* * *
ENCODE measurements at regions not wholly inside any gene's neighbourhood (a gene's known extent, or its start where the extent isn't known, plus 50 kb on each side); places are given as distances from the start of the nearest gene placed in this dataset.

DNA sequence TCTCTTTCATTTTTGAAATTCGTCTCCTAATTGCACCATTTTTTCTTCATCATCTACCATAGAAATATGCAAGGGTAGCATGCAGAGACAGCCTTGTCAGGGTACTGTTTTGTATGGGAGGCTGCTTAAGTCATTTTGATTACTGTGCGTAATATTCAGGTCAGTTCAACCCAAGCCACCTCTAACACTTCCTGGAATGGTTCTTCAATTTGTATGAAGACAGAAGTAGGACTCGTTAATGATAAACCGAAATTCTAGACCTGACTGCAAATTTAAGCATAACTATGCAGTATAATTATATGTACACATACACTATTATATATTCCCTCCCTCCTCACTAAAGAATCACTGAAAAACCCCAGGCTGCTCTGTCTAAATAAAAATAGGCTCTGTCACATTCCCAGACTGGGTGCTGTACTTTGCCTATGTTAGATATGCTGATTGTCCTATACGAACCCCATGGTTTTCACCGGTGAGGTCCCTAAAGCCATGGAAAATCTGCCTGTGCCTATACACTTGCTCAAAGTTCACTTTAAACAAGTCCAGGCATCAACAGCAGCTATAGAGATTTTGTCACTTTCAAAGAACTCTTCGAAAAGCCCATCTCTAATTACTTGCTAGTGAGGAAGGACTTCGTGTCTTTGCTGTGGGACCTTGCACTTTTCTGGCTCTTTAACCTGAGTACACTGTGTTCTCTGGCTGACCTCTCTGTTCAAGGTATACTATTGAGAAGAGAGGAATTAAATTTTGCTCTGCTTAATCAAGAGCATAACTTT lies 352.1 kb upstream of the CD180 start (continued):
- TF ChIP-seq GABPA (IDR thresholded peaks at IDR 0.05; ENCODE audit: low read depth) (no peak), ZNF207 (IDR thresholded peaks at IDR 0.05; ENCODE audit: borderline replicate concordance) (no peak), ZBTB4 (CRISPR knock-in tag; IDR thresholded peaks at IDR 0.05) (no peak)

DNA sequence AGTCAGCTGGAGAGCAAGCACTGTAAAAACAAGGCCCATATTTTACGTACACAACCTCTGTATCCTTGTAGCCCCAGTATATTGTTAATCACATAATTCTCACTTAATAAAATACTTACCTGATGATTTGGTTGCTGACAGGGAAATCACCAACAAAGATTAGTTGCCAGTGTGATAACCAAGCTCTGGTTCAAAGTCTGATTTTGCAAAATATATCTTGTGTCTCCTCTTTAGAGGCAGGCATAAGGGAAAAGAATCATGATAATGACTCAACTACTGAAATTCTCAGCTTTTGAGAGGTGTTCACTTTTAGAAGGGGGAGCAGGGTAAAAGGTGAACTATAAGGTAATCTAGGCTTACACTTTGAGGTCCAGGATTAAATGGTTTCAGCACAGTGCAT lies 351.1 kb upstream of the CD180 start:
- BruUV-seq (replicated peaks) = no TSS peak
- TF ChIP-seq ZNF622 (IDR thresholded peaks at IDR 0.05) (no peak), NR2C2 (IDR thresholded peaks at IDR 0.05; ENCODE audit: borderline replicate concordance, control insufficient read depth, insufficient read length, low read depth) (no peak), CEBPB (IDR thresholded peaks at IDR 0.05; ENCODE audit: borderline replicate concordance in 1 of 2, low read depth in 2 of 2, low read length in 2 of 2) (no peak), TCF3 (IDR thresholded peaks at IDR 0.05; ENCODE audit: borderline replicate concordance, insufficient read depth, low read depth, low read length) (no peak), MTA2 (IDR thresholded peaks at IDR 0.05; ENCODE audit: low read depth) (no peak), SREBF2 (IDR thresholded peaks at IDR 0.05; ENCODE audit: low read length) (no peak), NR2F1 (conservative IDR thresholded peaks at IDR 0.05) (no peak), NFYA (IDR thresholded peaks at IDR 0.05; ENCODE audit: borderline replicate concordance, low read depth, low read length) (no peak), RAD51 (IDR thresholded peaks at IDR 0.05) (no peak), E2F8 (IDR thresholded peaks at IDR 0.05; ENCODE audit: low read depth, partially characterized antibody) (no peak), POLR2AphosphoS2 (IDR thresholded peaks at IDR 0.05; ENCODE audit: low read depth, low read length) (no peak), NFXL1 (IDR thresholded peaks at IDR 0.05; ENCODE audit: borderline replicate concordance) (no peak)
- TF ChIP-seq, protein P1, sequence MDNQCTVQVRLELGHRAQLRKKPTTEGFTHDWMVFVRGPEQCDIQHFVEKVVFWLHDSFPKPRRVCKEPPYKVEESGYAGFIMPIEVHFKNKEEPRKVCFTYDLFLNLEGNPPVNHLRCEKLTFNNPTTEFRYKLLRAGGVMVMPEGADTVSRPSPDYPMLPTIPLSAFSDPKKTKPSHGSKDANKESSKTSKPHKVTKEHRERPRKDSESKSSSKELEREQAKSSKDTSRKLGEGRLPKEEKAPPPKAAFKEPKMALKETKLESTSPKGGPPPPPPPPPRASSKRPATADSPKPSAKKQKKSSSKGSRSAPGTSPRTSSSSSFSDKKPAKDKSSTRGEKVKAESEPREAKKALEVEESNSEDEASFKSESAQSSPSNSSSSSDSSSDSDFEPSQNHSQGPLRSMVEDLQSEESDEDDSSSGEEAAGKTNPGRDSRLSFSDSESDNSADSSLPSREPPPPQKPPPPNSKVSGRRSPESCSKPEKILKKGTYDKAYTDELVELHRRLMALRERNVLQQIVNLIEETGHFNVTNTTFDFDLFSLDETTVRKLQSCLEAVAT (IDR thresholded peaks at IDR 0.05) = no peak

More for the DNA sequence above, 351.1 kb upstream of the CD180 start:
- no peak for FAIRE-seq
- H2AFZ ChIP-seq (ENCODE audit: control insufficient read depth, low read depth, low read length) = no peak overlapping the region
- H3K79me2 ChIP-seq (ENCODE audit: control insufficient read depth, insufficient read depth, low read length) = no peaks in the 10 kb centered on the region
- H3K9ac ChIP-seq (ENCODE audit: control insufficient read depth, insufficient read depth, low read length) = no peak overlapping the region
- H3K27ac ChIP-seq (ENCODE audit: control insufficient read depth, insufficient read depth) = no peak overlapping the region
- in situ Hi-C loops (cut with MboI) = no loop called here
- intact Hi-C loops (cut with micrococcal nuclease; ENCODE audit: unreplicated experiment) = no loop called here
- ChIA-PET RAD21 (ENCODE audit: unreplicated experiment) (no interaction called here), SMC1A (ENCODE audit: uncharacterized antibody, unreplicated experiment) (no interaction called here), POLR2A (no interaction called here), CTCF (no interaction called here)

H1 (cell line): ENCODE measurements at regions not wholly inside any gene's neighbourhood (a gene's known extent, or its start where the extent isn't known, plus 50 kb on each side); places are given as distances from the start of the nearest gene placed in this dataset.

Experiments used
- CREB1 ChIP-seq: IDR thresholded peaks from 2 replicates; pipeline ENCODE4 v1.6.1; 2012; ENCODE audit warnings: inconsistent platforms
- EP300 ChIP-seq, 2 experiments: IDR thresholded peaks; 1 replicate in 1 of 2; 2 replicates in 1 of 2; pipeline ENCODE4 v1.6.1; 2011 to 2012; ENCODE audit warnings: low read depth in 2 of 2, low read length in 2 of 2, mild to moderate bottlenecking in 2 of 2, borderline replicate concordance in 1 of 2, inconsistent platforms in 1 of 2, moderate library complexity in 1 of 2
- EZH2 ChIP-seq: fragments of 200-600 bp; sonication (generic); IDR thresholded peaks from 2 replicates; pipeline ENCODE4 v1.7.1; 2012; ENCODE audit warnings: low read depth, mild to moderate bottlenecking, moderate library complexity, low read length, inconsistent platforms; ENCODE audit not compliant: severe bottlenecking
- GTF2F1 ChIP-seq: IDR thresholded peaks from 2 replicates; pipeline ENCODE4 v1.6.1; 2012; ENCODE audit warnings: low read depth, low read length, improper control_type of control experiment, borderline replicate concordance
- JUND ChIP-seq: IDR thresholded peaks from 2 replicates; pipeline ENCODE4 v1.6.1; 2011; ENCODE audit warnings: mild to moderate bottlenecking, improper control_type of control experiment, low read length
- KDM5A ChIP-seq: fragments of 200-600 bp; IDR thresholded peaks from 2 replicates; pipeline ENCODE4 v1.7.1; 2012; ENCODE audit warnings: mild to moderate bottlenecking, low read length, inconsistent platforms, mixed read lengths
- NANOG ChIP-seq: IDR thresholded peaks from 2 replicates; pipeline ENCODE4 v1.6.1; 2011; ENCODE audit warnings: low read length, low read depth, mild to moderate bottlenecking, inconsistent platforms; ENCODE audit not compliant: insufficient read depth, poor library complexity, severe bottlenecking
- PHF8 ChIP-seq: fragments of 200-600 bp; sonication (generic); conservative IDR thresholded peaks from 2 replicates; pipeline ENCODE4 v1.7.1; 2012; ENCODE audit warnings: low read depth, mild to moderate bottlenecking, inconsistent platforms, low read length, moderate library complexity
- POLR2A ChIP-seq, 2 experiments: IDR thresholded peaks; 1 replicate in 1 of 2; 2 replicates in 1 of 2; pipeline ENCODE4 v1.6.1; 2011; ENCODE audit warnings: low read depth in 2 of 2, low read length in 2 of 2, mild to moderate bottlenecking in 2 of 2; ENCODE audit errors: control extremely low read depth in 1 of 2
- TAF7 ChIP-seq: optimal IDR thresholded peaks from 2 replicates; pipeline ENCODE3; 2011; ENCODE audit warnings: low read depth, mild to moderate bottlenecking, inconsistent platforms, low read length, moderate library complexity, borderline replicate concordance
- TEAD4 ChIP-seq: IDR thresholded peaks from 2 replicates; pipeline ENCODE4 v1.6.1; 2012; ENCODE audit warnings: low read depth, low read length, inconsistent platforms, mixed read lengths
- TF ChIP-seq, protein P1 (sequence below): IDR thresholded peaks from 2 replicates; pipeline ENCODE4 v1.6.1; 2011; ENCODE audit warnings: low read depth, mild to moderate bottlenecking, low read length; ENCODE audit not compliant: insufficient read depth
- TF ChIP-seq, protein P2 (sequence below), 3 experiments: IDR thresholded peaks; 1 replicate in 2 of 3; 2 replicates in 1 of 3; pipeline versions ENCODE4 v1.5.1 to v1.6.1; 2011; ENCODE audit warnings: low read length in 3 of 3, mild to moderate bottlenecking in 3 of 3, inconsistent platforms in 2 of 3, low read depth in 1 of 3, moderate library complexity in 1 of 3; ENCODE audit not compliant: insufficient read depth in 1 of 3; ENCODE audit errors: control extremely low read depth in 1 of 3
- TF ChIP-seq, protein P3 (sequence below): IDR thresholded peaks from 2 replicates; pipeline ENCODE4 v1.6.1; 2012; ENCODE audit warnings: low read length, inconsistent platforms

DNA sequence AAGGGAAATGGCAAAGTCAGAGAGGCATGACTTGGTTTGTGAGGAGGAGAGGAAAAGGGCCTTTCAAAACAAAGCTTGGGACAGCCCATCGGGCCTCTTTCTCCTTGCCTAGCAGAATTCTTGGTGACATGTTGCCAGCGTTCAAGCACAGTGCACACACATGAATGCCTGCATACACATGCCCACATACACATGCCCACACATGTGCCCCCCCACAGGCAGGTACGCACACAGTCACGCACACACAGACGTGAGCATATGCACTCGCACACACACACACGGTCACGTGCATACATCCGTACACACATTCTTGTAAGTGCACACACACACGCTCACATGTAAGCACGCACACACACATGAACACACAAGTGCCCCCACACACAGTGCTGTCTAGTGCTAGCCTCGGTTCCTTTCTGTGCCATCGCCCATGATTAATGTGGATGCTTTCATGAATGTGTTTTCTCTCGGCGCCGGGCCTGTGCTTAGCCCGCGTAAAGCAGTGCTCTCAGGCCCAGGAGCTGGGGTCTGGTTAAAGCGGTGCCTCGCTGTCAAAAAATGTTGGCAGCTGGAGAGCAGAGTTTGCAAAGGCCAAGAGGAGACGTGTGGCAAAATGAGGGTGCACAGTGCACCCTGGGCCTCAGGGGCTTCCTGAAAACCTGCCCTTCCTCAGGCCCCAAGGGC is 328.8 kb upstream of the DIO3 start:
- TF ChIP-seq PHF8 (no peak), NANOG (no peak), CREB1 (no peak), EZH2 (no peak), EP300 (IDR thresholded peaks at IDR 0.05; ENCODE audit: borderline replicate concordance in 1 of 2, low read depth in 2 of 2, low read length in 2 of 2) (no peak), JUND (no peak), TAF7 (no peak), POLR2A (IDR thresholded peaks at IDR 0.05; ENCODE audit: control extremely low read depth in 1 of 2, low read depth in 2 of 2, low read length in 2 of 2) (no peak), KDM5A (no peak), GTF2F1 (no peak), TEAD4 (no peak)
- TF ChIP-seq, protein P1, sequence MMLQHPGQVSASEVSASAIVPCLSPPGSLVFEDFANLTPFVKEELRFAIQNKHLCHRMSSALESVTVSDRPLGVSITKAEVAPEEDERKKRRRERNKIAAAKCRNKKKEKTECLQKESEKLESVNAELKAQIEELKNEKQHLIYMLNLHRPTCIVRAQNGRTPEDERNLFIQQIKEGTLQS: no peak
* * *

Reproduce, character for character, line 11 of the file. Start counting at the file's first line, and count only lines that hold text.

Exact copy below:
- H3K79me2 ChIP-seq (ENCODE audit: control insufficient read depth, insufficient read depth, low read length) = no peaks in the 10 kb centered on the region